Release Date: September 11, 2009
BUFFALO, N.Y. -- Whether you're a total non-science person or the next Einstein, the Science and Art Cabaret was made for you.
This is science as never seen before; it's the Science and Art Cabaret sponsored by the University at Buffalo and Hallwalls Contemporary Arts Center on Oct. 20 from 7-9 p.m. in the Ninth Ward in Babeville's Asbury Hall, 341 Delaware Ave.
Admission is free and open to the public; a cash bar will be available.
"It's an entertaining mash-up of cutting-edge science and technology with art, music, poetry and performance," says Will Kinney, UB cosmologist, physics professor and cabaret organizer.
The topic will be "Taking Nature Apart," and UB's scientists and artists will be weighing in.
The Science and Art Cabaret is part of the Café Scientifique movement that has swept the U.S. and Europe; for more information about the movement, see http://www.cafescientifique.org/north%20america-links.htm and http://www.sciencecafes.org/.
Now Buffalo has its own place for artists and scientists to connect, created by UB's physicists and visual artists who have collaborated on such successes as the UB Physics and Arts Summer Institute and the permanent "Physics and Arts Exhibition" at UB.
"Order a drink at the bar and hear top university researchers discuss their work in context with creative minds from the arts and humanities," Kinney explains. "We pick a topic and look at it from all angles.
"Physicists, biologists, musicians and poets will riff on reductionism, that peculiar scientific notion of learning about the world by breaking it into component parts," he says. "What do we learn by taking an organism apart? What do we learn by taking matter itself apart? What don't we learn? Should we feel alienated or illuminated by the creative destruction of scientific inquiry?"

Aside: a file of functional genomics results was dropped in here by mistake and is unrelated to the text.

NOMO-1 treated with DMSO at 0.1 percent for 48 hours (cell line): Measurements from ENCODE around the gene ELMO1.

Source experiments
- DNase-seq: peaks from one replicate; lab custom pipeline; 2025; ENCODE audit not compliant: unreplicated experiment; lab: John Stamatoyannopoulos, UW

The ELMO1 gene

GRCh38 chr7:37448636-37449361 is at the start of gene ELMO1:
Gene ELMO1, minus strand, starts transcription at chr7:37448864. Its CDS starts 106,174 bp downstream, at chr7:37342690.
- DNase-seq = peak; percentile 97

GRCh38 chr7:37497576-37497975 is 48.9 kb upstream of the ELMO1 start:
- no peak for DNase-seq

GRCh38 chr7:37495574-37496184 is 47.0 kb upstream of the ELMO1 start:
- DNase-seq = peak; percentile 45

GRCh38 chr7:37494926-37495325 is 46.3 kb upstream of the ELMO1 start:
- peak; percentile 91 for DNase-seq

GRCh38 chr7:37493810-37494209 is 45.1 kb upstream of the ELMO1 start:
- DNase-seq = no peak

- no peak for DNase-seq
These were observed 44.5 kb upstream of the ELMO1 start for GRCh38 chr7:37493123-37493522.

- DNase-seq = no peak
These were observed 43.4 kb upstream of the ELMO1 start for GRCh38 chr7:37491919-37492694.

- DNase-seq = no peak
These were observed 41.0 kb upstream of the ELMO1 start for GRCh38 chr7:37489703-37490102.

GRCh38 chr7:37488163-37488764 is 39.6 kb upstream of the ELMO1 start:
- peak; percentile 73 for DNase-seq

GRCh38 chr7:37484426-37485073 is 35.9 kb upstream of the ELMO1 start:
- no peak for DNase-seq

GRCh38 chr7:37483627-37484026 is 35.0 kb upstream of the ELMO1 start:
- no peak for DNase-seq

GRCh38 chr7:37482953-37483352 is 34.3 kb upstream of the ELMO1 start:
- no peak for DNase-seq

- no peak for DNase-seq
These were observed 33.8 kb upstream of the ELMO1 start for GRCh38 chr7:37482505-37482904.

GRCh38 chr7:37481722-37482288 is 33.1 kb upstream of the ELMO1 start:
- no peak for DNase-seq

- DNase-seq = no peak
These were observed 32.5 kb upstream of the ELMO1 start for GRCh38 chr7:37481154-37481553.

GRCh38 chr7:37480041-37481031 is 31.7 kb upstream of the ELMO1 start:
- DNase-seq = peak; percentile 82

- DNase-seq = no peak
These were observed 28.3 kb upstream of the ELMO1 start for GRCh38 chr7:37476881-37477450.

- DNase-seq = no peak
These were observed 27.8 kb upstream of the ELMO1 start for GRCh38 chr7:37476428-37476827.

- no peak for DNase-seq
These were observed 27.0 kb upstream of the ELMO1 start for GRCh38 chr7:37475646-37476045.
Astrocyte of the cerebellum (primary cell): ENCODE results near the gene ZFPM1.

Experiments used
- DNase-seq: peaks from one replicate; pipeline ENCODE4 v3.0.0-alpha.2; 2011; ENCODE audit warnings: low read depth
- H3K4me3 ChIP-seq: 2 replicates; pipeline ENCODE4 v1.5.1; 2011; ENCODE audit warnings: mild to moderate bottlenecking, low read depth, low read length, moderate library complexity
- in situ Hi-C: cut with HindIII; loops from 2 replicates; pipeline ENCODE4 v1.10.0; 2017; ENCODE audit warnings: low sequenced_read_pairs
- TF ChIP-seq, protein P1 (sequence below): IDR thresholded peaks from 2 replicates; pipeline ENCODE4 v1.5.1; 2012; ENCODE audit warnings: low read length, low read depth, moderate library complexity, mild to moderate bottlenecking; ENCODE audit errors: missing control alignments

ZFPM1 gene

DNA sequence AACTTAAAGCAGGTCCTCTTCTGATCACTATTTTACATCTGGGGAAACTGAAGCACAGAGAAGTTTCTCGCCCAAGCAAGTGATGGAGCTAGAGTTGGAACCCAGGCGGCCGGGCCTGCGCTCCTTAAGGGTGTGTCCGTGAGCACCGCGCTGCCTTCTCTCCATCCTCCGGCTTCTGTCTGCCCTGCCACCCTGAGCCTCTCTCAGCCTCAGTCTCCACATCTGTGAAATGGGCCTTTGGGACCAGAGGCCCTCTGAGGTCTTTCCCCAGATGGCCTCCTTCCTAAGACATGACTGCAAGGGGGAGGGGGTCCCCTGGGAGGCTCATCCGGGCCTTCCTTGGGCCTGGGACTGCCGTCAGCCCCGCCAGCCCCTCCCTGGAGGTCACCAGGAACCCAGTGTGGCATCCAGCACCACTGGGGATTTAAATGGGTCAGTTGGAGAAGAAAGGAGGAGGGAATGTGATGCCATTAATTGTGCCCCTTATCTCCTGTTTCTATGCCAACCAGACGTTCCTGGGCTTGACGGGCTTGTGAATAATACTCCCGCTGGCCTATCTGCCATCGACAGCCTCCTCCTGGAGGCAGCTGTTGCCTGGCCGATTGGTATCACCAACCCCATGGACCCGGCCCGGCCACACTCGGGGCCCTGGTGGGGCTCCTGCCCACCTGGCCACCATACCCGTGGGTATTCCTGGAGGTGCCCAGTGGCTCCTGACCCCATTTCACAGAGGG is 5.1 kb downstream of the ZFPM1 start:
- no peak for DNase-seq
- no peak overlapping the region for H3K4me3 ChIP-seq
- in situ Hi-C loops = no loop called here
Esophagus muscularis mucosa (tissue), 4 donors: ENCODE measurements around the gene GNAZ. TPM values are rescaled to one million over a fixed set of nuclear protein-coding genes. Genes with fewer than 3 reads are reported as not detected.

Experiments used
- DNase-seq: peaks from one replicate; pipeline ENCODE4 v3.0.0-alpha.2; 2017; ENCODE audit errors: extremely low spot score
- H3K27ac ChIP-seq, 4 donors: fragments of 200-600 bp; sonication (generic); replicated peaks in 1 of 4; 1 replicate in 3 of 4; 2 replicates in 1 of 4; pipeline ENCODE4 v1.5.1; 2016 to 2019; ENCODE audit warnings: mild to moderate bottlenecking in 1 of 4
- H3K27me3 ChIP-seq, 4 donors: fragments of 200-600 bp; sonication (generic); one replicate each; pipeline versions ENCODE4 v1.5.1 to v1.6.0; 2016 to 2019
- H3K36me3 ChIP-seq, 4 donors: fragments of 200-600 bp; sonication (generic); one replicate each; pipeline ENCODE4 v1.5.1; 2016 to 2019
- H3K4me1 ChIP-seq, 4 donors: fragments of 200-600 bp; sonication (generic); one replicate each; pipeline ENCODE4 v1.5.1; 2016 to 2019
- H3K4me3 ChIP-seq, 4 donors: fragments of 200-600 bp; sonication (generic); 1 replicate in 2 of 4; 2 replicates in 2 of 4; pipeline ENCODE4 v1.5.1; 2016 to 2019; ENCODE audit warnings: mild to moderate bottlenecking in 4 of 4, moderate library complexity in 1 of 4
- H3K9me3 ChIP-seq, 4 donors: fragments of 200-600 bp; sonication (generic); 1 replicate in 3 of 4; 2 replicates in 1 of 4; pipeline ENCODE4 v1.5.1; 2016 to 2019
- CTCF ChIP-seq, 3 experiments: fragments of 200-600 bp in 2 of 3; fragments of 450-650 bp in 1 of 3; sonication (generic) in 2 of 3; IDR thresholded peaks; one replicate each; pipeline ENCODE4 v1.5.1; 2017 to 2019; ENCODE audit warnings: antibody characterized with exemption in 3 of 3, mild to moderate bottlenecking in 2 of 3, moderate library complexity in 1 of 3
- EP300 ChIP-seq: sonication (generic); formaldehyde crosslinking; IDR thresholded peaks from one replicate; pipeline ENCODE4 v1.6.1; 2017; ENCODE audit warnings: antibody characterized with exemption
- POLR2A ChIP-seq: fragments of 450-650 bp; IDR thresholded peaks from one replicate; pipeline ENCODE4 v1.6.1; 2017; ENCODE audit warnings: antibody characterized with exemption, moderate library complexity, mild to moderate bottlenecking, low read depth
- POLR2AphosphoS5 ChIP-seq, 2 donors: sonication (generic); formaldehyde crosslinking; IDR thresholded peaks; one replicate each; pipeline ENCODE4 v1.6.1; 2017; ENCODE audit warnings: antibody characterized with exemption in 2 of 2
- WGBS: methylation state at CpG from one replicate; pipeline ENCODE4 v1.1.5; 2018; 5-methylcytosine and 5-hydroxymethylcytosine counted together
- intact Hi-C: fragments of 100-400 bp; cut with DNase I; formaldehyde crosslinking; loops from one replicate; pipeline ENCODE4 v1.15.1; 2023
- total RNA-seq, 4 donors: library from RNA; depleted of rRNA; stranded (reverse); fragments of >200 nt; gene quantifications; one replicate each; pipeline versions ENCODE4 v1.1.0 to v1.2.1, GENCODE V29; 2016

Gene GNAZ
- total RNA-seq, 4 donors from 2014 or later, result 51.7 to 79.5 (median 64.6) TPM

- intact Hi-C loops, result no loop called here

In addition to Kinney, the panel includes UB's College of Arts and Sciences faculty members Ulrich Baur, particle physicist and physics professor; Katharina Dittmar de la Cruz, assistant professor of biological sciences; and Gary Nickard, clinical assistant professor of visual studies.
Local artist Patty Wallace will do a reading, and live music will be provided by The Vores (unplugged), Buffalo's late '70s alternative band whose music is described as punk rock and surfer and which features UB artists Gary Nickard and Biff Henrich, and UB grant writer Catherine Carfagna.
To provide the critical connection to the world of quarks and questions about our place in the universe, particle physicist and UB assistant professor of physics Avto Kharchilava will host a live video link to the control room at Fermi National Accelerator Laboratory.
For more information, contact Nickard at 645-0529 or Kinney at 645-2017 ext. 111.
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